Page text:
Plot: A number of mysterious events have been unfolding in Japan of late, with stories of strange discoveries, inexplicable experiences, and even otherworldly creatures being told more and more often. Yuriko (Hiroko Sakurai) is a journalist who wants to unlock the truth behind the curious events, with some help from a pilot named Majome (Kenji Sahara) and his co-pilot Ippei (Yasuhiko Saijo). The trio travels to remote locations to follow up on rumors of strange happenings and their adventures prove to be more than a little wild. The amazing claims made by some witnesses are indeed true and a host of scientific marvels are on the loose, some of whom could pose a serious threat to the world if left unchecked. Can science provide answers to keep these mysterious events from spiraling out of control and will the investigative team be able to survive all these incredible encounters?
Entertainment Value: Ultra Q is a “monster of the week” type television series, but it is able to carve its own niche thanks to the obvious kaiju influence and a thoughtful, scientific approach to the narratives. Unlike Ultraman, which would soon follow in Ultra Q’s wake, this series isn’t about a superhero that battles monsters, instead normal people navigate the dangerous situations. I know the idea of people using science and the power of observation to defeat mysterious creatures might not sound exciting, but the show is able to make it work quite well. An almost X-Files feel creeps in as well, with a group of recurrent characters that track these curious events and are involved, but not always in a direct fashion. Kenji Sahara and Hiroko Sakurai were my personal favorites of the show’s core cast members, but the performances are solid across the board, though some over the top turns crop up. But in a show with cheesy monsters and outlandish creatures, a little over the top fits in just fine. The production values are good, especially the visuals, which really shine. I think these Ultra Q episodes feel more like concise kaiju movies, rather than television episodes, thanks to polished cinematography and above average production value elements. As with most shows, some episodes are better than others, but I think overall, these twenty-eight installments keep a steady level of quality that genre fans should appreciate.
Although science and reason often factor into the battles against these monsters and experiments gone wrong, Ultra Q is by no means a slow or passive experience, not even close. The rubber suit monsters and hokey, but super fun special effects ensure there is a good amount of kaiju style mayhem in most episodes. This even includes some clashes between creatures at times and given the “monster of the week” theme, a wide scope of beasts, science projects, and mutants can be found on showcase here. The first episode even repurposes the Godzilla rubber suit to forge a slightly different monster, which is a fun start to the series. I love monster movies and so I was drawn in from the jump here, as it was so cool to check out the assortment of creations that were drummed up, not to mention the well written narratives these colorful monsters were placed into. So yes, the creatures are a massive draw in Ultra Q, but the time is taken to give some background and develop a story in each case as well. As I mentioned before, some work better than others, but the effort made is always evident and I think the work put in helps the show retain a lot of replay value. I had a great time with Ultra Q and for anyone with even a casual interest, this is highly recommended.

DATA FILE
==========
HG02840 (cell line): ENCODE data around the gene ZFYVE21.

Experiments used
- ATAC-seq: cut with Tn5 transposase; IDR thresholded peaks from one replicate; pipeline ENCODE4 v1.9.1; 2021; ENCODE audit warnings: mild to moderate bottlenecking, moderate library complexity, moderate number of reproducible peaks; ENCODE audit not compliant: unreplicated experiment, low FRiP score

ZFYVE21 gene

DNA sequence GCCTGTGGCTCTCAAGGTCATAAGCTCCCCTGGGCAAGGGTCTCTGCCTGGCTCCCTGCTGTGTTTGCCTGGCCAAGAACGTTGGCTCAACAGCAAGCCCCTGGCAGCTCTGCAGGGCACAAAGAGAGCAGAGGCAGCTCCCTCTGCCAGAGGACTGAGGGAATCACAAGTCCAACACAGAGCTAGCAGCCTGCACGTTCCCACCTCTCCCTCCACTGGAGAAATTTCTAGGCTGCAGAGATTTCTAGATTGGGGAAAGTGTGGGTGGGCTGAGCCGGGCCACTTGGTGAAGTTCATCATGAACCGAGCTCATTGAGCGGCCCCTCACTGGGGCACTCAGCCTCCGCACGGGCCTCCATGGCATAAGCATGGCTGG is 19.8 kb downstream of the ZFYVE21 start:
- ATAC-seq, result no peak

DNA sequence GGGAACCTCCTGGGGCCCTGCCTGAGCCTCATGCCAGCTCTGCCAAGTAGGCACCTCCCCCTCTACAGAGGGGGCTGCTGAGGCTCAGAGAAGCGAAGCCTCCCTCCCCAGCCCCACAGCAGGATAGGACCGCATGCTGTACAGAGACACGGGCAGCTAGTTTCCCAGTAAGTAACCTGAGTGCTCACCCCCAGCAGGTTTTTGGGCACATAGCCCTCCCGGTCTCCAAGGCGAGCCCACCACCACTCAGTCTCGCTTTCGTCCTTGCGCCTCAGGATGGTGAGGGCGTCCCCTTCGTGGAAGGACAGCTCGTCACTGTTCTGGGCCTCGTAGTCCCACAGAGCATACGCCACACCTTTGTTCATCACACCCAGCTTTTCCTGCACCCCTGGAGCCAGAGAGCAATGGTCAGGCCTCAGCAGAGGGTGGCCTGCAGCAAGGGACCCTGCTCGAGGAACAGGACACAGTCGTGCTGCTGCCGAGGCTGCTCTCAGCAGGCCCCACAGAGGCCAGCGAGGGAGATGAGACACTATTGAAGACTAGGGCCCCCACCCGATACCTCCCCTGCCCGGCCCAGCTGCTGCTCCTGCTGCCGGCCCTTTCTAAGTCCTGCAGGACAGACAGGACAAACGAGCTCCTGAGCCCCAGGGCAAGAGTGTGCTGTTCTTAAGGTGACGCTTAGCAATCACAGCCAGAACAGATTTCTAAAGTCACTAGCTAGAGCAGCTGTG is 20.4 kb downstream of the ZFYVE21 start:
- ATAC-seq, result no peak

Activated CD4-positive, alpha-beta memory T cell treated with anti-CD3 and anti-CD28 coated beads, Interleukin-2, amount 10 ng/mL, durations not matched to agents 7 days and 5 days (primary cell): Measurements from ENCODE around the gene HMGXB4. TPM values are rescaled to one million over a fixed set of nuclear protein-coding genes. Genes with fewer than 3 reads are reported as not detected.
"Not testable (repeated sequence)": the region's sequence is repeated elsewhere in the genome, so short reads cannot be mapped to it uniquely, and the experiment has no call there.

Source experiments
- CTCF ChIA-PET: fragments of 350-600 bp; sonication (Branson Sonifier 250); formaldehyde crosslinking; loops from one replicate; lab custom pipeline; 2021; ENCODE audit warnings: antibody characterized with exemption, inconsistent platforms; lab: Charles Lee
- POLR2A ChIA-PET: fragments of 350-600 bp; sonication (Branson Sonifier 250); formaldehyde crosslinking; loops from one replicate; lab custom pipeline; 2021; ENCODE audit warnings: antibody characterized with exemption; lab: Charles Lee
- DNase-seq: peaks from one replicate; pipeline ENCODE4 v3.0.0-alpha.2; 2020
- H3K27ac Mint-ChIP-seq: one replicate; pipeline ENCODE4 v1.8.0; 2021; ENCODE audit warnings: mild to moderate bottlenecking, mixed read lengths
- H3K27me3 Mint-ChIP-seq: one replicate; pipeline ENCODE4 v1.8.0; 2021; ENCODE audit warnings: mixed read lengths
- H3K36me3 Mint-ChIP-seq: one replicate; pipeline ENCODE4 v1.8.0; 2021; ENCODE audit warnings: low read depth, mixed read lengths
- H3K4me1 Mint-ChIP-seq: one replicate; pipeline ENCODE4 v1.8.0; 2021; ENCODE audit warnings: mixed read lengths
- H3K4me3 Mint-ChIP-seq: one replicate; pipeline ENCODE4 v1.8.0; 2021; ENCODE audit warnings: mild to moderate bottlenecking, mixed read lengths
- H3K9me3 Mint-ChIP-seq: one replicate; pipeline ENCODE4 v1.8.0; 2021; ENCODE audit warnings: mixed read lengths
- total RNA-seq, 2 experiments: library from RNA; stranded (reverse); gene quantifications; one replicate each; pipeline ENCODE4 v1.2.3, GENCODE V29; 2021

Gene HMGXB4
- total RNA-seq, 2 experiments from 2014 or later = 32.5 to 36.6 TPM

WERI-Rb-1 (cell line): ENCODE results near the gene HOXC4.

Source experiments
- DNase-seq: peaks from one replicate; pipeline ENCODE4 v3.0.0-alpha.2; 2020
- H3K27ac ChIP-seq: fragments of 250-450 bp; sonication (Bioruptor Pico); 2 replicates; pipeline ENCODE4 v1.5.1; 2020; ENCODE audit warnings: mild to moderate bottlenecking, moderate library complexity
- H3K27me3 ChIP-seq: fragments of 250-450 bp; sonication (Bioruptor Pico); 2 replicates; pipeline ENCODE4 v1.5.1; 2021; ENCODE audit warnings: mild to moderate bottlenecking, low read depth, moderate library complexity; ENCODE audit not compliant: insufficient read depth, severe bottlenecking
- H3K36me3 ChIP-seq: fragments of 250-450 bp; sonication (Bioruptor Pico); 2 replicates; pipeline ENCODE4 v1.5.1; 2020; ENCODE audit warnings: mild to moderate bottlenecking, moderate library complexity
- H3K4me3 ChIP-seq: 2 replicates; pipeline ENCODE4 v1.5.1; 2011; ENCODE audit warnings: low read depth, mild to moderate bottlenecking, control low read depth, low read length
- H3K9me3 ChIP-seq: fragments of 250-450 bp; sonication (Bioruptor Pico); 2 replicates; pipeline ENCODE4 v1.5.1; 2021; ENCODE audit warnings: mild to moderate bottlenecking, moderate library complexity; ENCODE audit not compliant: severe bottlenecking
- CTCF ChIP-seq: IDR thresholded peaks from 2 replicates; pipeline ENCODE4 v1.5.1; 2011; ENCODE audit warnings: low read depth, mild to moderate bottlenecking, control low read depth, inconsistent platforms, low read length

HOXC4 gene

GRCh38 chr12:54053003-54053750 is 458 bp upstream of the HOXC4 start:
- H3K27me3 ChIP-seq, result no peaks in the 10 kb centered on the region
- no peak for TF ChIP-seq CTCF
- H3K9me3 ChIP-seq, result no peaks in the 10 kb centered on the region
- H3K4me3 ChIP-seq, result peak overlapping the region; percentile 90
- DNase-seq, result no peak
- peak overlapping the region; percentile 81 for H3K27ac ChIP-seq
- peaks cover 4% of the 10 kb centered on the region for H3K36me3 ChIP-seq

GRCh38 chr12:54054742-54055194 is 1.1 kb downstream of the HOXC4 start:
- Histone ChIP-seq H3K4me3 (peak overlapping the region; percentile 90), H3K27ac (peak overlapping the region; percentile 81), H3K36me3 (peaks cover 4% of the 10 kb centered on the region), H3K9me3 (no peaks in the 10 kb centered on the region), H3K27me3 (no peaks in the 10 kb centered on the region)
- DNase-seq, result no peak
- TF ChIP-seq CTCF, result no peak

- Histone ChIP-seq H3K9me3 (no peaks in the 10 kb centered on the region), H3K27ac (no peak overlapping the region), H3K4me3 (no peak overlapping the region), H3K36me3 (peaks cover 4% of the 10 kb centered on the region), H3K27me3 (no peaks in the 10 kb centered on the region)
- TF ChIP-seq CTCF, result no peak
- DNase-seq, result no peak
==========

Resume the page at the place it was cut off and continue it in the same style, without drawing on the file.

The Disc: Mill Creek Entertainment has answered the pleas of fans and delivered the definitive release of Ultra Q. This Blu-ray edition serves up gorgeous new transfers of these classic episodes that are super clean, putting all previous incarnations to shame, to say the least. The black & white visuals here are stark and quite refined, offering terrific depth and detail throughout. Some light debris can be seen at times, but it is minor and never a distraction in the least. This simply makes all other US releases obsolete, a fantastic visual treatment.